Father Christmas drawing of “Me” and “My House,” 1920 by J. R. R. Tolkien. Watercolor, white body color, silver powder, black ink. Bodleian Libraries. (The Tolkien Estate Ltd 1976)

For 23 years, Tolkien designed Christmas cards and stories from Father Christmas for his children, some of which are in the exhibition. As the years went by, the content of those tales darkened to stories of goblins and elves, perhaps in line with the development of “The Lord of the Rings” trilogy. Tolkien originally wrote “The Hobbit” for his children, and he read it in installments to them when they would gather in his study at night.

“Tolkien always thought that children’s literature was a very bad misnomer, that kids shouldn’t just be given insipid, very sugary, and weird little stories; they had an interest in topics as broad as any adult. It was just the scale of the vocabulary that had to be scaled down for younger readers,” said McQuillen. That’s why nothing is sugarcoated in “The Hobbit,” he added.

After Tolkien’s friends and colleagues read “The Hobbit,” they urged him to publish the manuscript. It was never intended for publication, and his children were none too happy that their very own bedtime story was to be shared with the nation.

When “The Hobbit” was published in 1937, reviewers deemed it a children’s classic; the publishers wanted to hear more about the hobbits and their adventures.

Book cover for The Hobbit
Dust jacket design for “The Hobbit,” April 1937, by J. R. R. Tolkien. Pencil, black ink, watercolor, gouache. Bodleian Libraries. (The Tolkien Estate Limited 1937)

The book was a success, but Tolkien thought otherwise.

“I don’t much approve of ‘The Hobbit’ myself, preferring my own mythology (which is just touched on) with its consistent nomenclature … and organized history, to this rabble of Eddaic-named dwarves out of Voluspa, newfangled hobbits and gollums (invented in an idle hour) and Anglo-Saxon runes,” he wrote in a letter to Geoffrey E. Selby, a colleague at Oxford. Here, Tolkien refers to the Old Norse poem “Voluspa,” from which the name “Gandalf” was taken, and where some of the dwarves’ names originated.

But Tolkien did manage to weave more of his myths into “The Lord of the Rings,” including his reimagined version of the Atlantis myth, which he called Numenor, and which became the second age of Middle-earth.

In 1949, the hobbits resurfaced in “The Lord of the Rings,” a tale that took 12 years to emerge due to the fact that Tolkien had to take snippets of time to write between his many commitments, which included committee meetings, air raid duties, and of course family.

Tolkien reflected that “writing stories in prose or verse has been stolen, often guiltily, from time already mortgaged.”

The Art of Tolkien

The exhibition draws together many different styles of Tolkien’s illustrations: There are his rather abstract renderings from when he was a student at Oxford; then there are some early black-and-white images (10 were originally included in “The Hobbit”). There are also watercolors, such as a rather picturesque one of Hobbiton; and later drawings of botanical art in a style similar to traditional Japanese or Chinese black-ink paintings. And then there are the alphabets, and the lettering that spills out in flourishes of beautiful script of wonderful, otherworldly languages.

And of course the maps.

Tolkien’s first map of Middle-earth is on display at The Morgan and was essentially a working map that was never intended for the public.

“I wisely started with a map and made the story fit,” Tolkien said. The map therefore created the storynot the other way roundthe map led the narrative, McQuillen explained.

First map of Lord of the Rings by Tolkien
“The first map of The Lord of the Rings,” 1937–1949, by J. R. R. Tolkien. Black, red, and blue ink, pencil, colored pencil. Bodleian Libraries. (The Tolkien Trust 1992, 2015)

This well-loved and well-used map gives us insight into Tolkien’s working practice, as he navigates the narratives. Here, pieces of paper are taped together in an almost higgledy-piggledy fashion as new terrain outgrew the confines of each page, and the edges of the pages have curled over time. The map even has burn holes from Tolkien’s pipe tobacco.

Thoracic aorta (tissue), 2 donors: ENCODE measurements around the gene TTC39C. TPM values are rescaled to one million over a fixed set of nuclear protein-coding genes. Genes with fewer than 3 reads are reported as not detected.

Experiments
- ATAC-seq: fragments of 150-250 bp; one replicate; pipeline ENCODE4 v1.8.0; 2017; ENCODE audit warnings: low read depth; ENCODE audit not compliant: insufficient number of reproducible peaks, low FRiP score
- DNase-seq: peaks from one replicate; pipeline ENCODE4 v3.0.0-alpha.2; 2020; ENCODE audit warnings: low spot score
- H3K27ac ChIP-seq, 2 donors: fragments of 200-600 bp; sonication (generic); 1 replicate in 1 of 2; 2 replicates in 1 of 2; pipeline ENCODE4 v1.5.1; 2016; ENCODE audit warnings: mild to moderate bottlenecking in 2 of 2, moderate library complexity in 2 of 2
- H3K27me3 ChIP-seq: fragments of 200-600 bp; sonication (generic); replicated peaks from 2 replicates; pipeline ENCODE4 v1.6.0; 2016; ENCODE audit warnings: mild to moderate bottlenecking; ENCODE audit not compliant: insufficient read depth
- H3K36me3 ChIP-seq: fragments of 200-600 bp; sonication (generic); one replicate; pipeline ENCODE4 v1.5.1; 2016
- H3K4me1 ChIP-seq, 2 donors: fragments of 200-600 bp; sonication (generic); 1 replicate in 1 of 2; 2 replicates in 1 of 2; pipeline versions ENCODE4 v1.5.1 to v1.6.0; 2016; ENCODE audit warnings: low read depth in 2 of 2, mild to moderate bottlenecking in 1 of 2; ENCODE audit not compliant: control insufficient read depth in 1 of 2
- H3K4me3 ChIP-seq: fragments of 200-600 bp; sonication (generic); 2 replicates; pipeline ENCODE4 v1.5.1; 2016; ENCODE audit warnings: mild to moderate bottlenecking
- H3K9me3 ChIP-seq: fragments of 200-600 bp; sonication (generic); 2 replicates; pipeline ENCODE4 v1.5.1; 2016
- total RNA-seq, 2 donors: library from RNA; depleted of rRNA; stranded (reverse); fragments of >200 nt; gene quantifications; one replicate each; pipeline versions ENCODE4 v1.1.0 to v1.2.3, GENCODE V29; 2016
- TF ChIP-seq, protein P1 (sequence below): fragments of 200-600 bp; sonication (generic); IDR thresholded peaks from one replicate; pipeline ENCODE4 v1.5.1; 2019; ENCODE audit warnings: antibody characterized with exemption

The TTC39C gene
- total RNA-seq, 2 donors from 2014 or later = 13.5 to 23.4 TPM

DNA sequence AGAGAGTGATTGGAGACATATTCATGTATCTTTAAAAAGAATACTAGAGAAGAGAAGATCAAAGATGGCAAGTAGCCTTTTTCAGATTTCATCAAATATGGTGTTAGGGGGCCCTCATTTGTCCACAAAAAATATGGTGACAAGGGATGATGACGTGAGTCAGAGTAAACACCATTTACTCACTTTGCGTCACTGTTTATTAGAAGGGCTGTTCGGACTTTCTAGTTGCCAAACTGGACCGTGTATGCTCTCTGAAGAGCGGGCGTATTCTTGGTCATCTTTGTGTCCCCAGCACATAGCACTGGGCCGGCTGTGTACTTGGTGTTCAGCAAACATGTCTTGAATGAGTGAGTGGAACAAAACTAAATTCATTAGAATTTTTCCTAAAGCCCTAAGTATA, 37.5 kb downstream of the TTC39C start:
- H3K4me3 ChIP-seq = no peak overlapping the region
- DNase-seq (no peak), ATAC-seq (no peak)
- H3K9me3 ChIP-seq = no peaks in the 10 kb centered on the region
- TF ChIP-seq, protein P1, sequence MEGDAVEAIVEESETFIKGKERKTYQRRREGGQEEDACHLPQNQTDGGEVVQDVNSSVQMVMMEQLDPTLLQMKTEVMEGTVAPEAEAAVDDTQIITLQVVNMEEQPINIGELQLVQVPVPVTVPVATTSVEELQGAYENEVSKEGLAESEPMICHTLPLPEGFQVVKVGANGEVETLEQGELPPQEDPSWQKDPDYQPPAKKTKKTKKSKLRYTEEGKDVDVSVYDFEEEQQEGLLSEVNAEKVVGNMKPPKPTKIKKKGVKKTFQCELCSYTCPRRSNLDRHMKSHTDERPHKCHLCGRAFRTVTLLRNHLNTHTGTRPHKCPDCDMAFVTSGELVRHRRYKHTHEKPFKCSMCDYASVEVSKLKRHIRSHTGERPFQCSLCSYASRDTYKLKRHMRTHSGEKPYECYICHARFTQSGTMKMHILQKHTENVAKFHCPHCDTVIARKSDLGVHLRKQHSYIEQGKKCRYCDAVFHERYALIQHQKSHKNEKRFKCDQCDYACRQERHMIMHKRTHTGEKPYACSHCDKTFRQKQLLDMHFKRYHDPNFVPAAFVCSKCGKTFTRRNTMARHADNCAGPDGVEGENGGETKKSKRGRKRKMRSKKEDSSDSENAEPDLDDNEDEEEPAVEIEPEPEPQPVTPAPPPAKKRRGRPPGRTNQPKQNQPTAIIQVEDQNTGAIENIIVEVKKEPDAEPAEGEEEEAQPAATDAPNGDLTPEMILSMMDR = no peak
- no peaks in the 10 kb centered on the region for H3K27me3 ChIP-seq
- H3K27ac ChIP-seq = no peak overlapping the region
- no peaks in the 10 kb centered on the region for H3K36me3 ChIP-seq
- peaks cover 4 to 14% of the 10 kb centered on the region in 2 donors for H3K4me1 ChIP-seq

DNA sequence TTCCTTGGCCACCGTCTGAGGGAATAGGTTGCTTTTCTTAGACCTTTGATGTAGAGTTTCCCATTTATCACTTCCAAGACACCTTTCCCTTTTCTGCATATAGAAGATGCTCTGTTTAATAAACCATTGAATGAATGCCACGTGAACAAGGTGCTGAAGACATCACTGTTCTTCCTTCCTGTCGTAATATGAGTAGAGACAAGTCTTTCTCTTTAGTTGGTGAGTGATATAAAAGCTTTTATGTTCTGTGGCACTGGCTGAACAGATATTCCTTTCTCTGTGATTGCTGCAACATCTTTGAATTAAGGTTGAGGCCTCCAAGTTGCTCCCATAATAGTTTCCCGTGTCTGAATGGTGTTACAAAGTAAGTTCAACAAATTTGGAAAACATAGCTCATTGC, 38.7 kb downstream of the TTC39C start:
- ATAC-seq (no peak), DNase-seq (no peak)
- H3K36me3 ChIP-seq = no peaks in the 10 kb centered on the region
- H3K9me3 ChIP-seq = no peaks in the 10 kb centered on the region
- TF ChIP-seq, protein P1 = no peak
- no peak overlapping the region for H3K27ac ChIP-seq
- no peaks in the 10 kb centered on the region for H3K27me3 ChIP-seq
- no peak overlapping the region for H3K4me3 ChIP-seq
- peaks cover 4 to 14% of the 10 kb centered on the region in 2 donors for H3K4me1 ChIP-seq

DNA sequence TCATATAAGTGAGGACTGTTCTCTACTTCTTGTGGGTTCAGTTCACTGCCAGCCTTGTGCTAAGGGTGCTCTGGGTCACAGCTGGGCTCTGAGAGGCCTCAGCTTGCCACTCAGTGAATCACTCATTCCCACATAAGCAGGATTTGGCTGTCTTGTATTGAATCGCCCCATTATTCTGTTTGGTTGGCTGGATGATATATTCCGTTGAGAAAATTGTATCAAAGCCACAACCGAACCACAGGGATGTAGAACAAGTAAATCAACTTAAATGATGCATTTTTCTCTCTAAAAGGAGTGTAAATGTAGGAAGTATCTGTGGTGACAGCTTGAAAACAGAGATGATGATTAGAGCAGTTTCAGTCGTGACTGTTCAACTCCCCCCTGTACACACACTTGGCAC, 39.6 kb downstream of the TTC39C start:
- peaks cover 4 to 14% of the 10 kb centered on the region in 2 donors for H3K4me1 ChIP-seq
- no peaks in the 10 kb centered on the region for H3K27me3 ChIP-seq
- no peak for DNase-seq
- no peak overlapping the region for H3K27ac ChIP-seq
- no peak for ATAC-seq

Apart from those incidental marks, nothing on this map is accidental. Tolkien produced meticulous scale drawings of the contours of his imagined land and annotated some of the places with real places that inspired them.

McQuillen believes Tolkien made the geography specific in order to maintain the truth of Middle-earth as a complete world. He even created ancient flora for Middle-earth based on his love of botany.

The maps that were published in the books were often details of certain areas taken from the working map, and it was Tolkien’s son Christopher who helped complete them.

But what would Tolkien think if he knew this working map was on show? “I think he’d be horrified that any of this would be going on—the popularity of the story, and the books, the material, and the movies—all the inspirations that have come from him.” Tolkien was very good at self-deprecation, McQuillen explained: “He really didn’t like his illustrations for ‘The Hobbit,’ and yet those are the most iconic images in English literature.”

Bilbo up the river by Tolkien
“Bilbo comes to the Huts of the Raft-elves,” July 1937 by J. R. R. Tolkien. Watercolor, pencil, white body color. Bodleian Libraries. (The Tolkien Estate Limited 1937)
Hobbiton watercolor by Tolkien
“The Hill: Hobbiton-across-the Water,” August 1937, by J. R. R. Tolkien. Watercolor, white body color, black ink. Bodleian Libraries. (The Tolkien Estate Limited 1937)

As early as the 1960s, Tolkien was approached by a graduate student who wanted to do her master’s thesis on Middle-earth, but Tolkien thought it was the worst idea ever; he thought it was ridiculous, McQuillen said.

Tolkien, the Legend

Tolkien’s publisher recognized “The Lord of the Rings” as a work of genius, yet there was little expectation of profit due to the length of the fantasy novel.

Both Tolkien and his publisher were surprised, then, at the success of “The Lord of the Rings.” 

It was “like lightning from a clear sky,” said C.S. Lewis of “The Fellowship of the Ring.”  

Tolkien’s tales endure as they’re full of “ubiquitous emotions and ideas, so people are drawn into the reality of the characters. They’re not people without problems; they have to deal with the same issues many of us face,” McQuillen said.

In “The Hobbit,” the hobbits have to return home after being away for some time, but they realize that they cannot stay at home because they’re not the same as they were before. So there’s that idea of being grateful for what you have, and not always wanting more, or better, McQuillen explained.

Tolkien’s intent for England was to create a mythological landscape in which legends and myths played out. His dream—and more—may have been posthumously realized.  Although the films and merchandise may not be what Tolkien envisaged, the popularity of his work has reached far beyond England’s shores: Middle-earth is a global mythology.

To find out more about “Tolkien: Maker of Middle-earth,” visit TheMorgan.org